Trump’s Race

The U.S. 2016 Presidential Election will likely go down as one of, if not the most, divisive in history. I’ve observed and studied policies and laws that negatively impact disenfranchised groups but never have I seen a presidential candidate call Mexicans “rapists,” propose a ban on Muslims entering the U.S., brag about grabbing women without consent and call people with Black skin lazy.

When he won, I was deeply troubled. I’ve always known racism to be a real issue in North America but the way Trump fuelled the racist tendencies of some of his voters reminded me of historical conflicts that began with racist language. In the Rwandan Genocide, Hutu extremist groups set up radio stations urging people to “weed out the cockroaches” or kill Tutsis. In the opinion of a Holocaust survivor, Hitler rose to power, in part, by building a brand of saying what everyone thought but was too afraid to say – he too shared a mission of making his country “great again.

When Trump won, everyone was talking about it. I sat down with a Trump supporter to listen to their opinions. In particular, he focused on Trump’s 10-point plan. He felt confident that Trump would increase jobs and bring back wealth to the country because he was a business man – he couldn’t care less for Trump’s racist remarks.

And I guess that’s the point when I was reminded of how individualistic we are. If you haven’t been seriously impacted by racism, then you have the luxury of not caring about the leader of the free world making such comments. You don’t have to worry about Trump’s “tough on crime” proposals that will disproportionally affect Black men. You don’t have to worry if you don’t wear a headscarf or if you’re not a Mexican-American. You have the luxury of focusing solely on economic policies.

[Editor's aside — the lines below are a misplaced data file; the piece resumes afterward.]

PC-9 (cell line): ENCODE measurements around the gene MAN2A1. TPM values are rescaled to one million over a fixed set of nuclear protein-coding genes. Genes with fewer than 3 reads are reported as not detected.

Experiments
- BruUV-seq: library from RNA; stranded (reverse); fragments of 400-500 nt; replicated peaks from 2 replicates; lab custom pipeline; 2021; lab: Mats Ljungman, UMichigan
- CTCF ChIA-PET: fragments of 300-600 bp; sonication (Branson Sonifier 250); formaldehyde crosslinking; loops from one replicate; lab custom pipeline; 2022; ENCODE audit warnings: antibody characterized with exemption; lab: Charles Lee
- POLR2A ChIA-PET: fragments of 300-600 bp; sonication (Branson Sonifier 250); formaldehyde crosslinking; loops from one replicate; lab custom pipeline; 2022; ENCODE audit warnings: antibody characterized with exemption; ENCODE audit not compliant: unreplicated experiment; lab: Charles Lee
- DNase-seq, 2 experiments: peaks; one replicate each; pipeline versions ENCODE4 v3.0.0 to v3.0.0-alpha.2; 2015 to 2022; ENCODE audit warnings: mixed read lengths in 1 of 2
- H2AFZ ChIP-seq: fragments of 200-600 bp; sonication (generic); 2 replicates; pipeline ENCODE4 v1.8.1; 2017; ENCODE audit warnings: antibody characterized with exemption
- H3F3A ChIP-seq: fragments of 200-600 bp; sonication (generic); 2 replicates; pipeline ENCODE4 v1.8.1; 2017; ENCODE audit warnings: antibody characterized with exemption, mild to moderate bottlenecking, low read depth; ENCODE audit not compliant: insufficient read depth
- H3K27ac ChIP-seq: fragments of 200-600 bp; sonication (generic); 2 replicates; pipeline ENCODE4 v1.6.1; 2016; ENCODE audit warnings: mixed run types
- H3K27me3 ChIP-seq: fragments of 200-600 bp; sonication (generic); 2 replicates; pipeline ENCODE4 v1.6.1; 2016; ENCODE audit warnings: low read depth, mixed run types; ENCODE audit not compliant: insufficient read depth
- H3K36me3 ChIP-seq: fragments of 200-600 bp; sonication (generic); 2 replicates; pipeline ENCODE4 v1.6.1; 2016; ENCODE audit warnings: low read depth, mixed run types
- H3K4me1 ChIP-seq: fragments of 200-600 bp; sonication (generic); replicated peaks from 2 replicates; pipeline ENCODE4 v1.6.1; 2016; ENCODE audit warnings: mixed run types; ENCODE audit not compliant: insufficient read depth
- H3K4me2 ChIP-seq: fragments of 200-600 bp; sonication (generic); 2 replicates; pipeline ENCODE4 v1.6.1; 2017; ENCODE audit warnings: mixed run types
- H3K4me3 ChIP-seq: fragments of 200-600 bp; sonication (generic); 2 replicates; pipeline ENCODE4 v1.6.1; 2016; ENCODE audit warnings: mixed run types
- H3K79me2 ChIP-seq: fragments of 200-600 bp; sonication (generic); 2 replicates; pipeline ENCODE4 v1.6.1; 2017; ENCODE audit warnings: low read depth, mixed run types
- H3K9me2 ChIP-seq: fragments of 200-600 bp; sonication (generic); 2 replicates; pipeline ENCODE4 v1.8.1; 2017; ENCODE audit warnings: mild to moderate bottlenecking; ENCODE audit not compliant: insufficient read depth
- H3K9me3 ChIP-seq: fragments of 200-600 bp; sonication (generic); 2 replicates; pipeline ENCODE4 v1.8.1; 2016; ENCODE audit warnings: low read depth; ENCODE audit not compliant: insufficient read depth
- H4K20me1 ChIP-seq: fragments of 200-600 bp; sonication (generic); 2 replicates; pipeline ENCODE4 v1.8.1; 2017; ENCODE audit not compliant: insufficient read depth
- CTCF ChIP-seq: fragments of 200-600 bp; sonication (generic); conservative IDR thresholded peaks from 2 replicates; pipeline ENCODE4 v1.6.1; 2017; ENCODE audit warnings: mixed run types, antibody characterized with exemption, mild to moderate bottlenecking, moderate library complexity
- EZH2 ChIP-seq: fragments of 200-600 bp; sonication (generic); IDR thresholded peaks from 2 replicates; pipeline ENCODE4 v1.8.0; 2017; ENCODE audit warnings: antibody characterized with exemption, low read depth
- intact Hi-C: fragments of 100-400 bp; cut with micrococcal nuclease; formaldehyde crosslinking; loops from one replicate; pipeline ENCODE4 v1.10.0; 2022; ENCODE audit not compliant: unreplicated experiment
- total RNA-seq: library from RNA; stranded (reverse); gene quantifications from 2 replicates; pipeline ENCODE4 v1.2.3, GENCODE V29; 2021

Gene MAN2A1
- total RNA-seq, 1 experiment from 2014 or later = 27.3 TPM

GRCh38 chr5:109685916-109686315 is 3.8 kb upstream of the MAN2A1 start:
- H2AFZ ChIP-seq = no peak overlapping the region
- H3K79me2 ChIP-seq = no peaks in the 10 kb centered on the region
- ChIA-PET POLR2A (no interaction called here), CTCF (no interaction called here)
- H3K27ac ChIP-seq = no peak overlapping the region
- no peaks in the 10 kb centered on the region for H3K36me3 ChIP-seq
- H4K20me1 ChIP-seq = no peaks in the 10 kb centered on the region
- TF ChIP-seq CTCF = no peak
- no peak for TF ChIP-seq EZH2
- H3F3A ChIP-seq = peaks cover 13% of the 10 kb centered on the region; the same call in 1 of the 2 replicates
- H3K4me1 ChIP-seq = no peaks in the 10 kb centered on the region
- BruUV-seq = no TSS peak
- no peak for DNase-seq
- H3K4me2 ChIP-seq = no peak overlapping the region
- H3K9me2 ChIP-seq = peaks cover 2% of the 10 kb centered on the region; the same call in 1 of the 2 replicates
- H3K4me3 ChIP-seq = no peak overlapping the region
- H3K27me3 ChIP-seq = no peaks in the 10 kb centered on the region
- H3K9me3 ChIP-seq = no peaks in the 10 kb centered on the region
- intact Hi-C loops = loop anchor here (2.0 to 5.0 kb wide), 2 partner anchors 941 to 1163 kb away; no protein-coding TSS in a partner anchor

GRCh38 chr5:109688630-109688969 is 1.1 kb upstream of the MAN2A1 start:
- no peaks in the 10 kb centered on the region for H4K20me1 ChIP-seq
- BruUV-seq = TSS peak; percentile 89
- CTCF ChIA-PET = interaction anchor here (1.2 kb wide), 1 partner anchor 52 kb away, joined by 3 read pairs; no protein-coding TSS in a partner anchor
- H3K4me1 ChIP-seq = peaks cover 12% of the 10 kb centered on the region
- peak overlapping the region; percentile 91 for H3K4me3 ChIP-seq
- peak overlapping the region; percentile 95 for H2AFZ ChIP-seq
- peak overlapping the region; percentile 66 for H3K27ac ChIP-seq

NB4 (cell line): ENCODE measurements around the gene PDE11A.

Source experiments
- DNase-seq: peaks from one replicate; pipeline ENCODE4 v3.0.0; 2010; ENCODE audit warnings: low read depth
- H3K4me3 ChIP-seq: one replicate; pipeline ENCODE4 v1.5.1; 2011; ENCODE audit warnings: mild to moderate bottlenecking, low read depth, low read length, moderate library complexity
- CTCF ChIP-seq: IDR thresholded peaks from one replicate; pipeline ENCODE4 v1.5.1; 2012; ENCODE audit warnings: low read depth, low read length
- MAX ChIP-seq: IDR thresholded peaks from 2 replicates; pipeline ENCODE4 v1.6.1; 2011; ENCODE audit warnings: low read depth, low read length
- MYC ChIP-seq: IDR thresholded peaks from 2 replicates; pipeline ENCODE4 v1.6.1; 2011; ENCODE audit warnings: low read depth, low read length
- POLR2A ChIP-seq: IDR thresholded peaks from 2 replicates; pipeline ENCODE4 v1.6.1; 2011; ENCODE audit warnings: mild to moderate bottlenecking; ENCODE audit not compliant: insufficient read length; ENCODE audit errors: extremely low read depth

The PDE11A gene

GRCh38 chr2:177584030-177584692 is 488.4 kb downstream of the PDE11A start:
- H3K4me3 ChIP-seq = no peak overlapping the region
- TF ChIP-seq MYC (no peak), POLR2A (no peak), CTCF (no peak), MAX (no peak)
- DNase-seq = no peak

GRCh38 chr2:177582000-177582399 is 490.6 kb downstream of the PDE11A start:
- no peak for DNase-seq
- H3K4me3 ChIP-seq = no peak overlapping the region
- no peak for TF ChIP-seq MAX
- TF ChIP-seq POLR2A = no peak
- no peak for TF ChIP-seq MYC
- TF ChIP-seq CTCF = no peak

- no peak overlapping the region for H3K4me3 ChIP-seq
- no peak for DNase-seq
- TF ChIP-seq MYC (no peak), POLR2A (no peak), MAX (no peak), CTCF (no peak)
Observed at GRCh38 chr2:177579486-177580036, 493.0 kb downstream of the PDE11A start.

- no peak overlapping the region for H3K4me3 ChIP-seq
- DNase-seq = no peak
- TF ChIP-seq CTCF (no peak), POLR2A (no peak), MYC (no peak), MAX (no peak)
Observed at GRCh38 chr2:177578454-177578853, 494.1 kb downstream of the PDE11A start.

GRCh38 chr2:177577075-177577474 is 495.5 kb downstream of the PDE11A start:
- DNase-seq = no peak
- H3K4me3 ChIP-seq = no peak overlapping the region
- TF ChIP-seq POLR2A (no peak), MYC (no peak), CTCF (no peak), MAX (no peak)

Maybe Trump will bring positive economic changes to the U.S. but it doesn’t excuse or legitimize his racist rhetoric. He remains unaccountable for the factually incorrect statements that won him the presidency. The divisiveness of this election shows that race is still a very controversial issue.

One thing that I am committing to is welcoming one-on-one conversations about race without judging the person who brings up stereotypes and prejudices – as long as they come to the table with a willingness to listen and learn. While it makes me happy and comfortable to surround myself with like-minded people, not effectively engaging with people who disagree with me does a disservice to our community and propagates divisive institutions.

The Interaction Institute for Social Change is an organization that engages in conversations about race in the workplace and is calling for unity and dialogue after the US election. Check out their blog. Engaging in an open and respectful dialogue about race is one form of positive change that we can collectively participate in as a response to Trump’s racist rhetoric – I hope you’ll join me at the table.



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